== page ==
The Pfizer vaccine could be effective against the 2 most dangerous COVID-19 variants, according to new data

The Pfizer vaccine could be effective against the 2 most dangerous COVID-19 variants, according to new data
The Pfizer/BioNTech vaccine demonstrated 95% efficacy in preventing COVID-19 in December, 2020.Dado Ruvic/Reuters
  • The Pfizer vaccine triggers a strong response against two prominent COVID-19 variants, per a new study.
  • The variants — first found in the UK and South Africa — led to fears that vaccines might not work on them.
  • The study appears to rebut that theory, but the results are preliminary and not yet peer-reviewed.

The Pfizer vaccine could protect against the new variants of the coronavirus, according to data from a new study cited by the Guardian.

The vaccine led to promising results when tested against two variants widely feared by health experts, one first found in the UK, and another first found in South Africa.

The study involved testing the vaccine using blood samples from vaccinated people, rather than studying the effects on the people themselves.

Scientists in Oxford exposed the samples to each of the virus variants. They used samples both from people who had received one dose of vaccine and from people who had taken both.

The data, published here, has not been peer-reviewed, which means experts will likely treat it with caution.


Nonetheless, it showed that after two doses of the vaccine, the immune response was substantial.

William James, an Oxford professor who worked on the data, told the Guardian that the response was "up at the sort of level that neutralizes the virus"

James said that his team is "pretty confident" that those who received two doses of Pfizer vaccine will be protected from infection by the variants, the Guardian said.

James continued: "This virus hasn't finished evolving, but I think that as long as the vaccines get rolled out, and people get those second doses, we're going to be in a much better position by the summer than we are now."

One dose of the vaccine did boost the response to the virus, but not very strongly.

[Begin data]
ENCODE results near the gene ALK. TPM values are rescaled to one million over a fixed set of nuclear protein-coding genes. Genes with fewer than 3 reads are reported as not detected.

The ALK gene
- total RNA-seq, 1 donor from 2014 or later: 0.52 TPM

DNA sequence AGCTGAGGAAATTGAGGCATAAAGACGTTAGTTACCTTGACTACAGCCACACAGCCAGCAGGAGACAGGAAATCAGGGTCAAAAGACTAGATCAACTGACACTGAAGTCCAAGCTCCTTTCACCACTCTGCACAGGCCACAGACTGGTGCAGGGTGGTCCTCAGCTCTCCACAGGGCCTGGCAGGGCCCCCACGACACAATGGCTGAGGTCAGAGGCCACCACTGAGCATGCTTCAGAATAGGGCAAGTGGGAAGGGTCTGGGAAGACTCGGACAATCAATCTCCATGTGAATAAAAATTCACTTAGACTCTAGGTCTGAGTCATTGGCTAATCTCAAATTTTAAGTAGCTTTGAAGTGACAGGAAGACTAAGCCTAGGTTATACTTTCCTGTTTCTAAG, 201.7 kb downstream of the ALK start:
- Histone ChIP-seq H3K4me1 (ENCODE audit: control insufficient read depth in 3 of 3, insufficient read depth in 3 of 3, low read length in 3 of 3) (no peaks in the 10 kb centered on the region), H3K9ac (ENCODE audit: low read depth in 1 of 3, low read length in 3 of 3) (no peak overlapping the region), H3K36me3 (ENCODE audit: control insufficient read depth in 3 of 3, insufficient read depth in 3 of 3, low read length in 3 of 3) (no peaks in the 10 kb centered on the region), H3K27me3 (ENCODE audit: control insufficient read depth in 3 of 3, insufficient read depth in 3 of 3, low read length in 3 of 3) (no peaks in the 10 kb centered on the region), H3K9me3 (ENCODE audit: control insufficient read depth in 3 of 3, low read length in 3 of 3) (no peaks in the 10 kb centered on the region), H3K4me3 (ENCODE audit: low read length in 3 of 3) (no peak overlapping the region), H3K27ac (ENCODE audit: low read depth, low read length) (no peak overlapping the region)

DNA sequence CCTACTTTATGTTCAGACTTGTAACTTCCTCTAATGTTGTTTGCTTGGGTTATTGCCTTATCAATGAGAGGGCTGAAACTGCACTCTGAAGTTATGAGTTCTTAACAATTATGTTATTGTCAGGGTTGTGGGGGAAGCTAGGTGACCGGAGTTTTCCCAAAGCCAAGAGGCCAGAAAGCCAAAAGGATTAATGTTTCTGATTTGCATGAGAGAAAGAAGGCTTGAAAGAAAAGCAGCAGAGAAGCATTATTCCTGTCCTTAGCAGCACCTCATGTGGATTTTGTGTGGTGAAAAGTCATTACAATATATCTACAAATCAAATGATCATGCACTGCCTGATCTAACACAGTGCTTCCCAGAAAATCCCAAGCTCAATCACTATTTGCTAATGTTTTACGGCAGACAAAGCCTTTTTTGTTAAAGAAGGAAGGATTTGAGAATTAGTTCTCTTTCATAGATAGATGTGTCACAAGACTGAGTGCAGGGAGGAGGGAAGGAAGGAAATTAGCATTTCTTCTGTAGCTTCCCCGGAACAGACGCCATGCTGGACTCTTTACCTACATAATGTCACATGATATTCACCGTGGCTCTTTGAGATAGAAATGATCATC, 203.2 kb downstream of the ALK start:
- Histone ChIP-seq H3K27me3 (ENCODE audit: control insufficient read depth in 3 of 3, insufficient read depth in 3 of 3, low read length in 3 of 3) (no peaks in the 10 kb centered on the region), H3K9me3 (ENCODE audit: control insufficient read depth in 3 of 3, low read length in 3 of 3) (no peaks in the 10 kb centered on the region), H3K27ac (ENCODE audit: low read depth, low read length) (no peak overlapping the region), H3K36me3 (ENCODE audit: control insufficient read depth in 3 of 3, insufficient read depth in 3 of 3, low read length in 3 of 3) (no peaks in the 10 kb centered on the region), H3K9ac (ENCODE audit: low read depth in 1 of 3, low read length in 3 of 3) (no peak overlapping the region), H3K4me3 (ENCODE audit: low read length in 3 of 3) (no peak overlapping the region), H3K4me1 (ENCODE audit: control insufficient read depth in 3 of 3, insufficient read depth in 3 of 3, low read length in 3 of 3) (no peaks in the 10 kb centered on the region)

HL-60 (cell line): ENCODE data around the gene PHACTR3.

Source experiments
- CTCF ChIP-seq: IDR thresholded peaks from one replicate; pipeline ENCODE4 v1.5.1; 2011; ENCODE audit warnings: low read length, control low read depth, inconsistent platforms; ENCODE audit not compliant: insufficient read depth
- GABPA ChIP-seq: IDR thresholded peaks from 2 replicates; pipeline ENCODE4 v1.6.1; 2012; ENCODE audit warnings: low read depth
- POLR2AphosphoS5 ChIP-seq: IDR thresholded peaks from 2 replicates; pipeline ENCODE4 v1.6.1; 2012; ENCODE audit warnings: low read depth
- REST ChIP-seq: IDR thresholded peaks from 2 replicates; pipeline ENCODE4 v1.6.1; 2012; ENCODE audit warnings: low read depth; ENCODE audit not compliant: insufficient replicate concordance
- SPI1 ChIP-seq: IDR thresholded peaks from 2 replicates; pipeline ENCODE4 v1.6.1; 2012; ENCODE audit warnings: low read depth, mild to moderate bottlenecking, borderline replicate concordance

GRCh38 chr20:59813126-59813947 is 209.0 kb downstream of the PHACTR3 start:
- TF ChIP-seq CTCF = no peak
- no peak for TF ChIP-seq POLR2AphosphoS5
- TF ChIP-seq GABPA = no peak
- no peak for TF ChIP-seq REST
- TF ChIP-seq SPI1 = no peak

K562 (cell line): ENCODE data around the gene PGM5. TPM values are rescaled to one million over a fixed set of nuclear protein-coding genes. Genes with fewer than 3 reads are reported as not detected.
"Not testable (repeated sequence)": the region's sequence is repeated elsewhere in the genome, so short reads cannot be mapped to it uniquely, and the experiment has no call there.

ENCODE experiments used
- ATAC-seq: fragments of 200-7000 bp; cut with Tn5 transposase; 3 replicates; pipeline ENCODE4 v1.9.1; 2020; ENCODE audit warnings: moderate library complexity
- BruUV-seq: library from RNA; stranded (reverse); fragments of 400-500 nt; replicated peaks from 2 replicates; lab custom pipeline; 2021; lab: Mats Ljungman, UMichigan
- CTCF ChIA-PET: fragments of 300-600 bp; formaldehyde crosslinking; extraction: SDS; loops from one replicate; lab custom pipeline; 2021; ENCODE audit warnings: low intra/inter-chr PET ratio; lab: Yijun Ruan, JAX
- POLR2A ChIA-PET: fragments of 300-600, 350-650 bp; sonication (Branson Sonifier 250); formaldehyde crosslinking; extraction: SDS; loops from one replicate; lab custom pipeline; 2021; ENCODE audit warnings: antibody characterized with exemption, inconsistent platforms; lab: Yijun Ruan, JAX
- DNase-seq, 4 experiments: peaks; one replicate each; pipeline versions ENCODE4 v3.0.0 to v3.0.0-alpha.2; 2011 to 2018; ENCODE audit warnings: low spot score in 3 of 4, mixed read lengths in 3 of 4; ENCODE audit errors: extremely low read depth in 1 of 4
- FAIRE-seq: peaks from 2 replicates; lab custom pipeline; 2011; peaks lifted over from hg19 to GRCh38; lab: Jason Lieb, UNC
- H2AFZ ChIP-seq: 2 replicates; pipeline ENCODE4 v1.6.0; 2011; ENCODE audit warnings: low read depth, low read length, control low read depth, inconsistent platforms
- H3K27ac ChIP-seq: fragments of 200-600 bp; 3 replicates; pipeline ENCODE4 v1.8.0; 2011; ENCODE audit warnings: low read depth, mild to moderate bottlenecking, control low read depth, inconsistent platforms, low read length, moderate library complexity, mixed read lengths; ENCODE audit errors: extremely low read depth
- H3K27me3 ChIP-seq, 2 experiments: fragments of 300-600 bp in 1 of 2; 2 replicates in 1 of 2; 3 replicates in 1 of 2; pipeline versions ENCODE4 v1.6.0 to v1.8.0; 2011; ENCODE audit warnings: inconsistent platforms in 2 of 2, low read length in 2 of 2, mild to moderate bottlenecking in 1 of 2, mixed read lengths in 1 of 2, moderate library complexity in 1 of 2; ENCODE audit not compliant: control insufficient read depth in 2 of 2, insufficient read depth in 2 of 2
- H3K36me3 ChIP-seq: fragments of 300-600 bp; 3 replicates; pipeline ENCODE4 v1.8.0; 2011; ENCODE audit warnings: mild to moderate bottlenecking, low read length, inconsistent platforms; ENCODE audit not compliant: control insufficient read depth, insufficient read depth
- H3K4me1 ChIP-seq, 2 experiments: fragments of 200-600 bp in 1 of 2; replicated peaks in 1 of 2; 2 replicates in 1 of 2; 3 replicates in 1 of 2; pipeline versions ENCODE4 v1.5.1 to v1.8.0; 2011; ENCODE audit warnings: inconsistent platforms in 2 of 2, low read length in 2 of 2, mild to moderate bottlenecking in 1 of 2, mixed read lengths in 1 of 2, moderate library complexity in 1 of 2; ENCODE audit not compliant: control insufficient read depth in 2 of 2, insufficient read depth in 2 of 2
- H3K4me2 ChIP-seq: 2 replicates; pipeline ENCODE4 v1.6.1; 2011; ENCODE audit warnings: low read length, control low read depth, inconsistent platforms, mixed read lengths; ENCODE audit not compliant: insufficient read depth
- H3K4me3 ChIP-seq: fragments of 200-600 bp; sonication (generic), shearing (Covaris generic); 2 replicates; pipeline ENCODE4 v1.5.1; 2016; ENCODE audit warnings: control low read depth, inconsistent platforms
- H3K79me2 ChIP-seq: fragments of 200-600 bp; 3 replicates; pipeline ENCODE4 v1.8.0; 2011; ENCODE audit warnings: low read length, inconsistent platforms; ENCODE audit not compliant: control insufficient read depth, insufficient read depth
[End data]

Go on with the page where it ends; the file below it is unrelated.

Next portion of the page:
This suggests that it is "really important" that people get their second dose of the vaccine, Deborah Dunn-Walters, a professor of immunology at the University of Surrey, told The Guardian.

It data is encouraging, but it is likely that more data will be needed to determine whether how the Pfizer vaccine will fare against these new viruses.

A question that could change the course of the pandemic

Whether the vaccines will work against the new variants is an issue of intense concern around the world.

The vaccines were developed and tested when the new variants hadn't yet emerged. Since then, the virus has been evolving.

New variants often involved changes to the spike protein region of the virus, which is the crucial segment which vaccines act against.


The fear is that mutations could mean that the vaccines cannot recognise the virus anymore, and could therefore no longer protect against COVID-19. It that case, new vaccines would have to be developed.

Read more: The latest COVID stimulus plan means big changes to Obamacare. Here's how it could save millions of people money on health insurance.

Two of these variants, the South Africa and UK variants, are worrying experts.

The AstraZeneca vaccine seems to work against the UK variant, but data emerging from South Africa suggests that the vaccine would not protect against mild to moderate disease from the South Africa variant, as Insider's Dr. Catherine Shuster-Bruce reported.

This is all the more concerning that both these variants are spreading quickly around the world. The variant first spotted in the UK is spreading across the US, and the variant identified in South Africa overtook other variants of the disease four US states including California, Gov. Gavin Newsom said on Wednesday.


As long as the virus can circulate among unvaccinated people, it will continue to mutate and potentially learn to evade the protection given by the vaccine being distributed at the moment, as reported by Insider's Andrew Dunn, Aria Bendix, and Hilary Brueck .

Scientists are working on ways to get ahead of the mutations, including mixing shots of approved vaccines, and developing new generations of vaccines.